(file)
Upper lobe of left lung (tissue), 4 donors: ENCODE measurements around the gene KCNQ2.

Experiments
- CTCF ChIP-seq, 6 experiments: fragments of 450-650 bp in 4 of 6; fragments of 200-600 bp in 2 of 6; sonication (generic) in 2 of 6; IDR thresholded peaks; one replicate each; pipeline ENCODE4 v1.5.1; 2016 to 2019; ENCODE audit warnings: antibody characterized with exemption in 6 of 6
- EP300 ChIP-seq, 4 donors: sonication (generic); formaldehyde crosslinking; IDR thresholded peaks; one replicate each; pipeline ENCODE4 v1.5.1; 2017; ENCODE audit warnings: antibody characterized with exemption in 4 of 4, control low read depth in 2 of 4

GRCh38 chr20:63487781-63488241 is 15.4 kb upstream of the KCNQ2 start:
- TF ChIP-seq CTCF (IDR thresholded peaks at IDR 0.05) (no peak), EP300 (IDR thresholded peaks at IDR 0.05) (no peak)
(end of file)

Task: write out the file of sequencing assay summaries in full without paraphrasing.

Upper lobe of left lung (tissue), 4 donors: ENCODE measurements around the gene KCNQ2.

Experiments
- CTCF ChIP-seq, 6 experiments: fragments of 450-650 bp in 4 of 6; fragments of 200-600 bp in 2 of 6; sonication (generic) in 2 of 6; IDR thresholded peaks; one replicate each; pipeline ENCODE4 v1.5.1; 2016 to 2019; ENCODE audit warnings: antibody characterized with exemption in 6 of 6
- EP300 ChIP-seq, 4 donors: sonication (generic); formaldehyde crosslinking; IDR thresholded peaks; one replicate each; pipeline ENCODE4 v1.5.1; 2017; ENCODE audit warnings: antibody characterized with exemption in 4 of 4, control low read depth in 2 of 4

GRCh38 chr20:63487781-63488241 is 15.4 kb upstream of the KCNQ2 start:
- TF ChIP-seq CTCF (IDR thresholded peaks at IDR 0.05) (no peak), EP300 (IDR thresholded peaks at IDR 0.05) (no peak)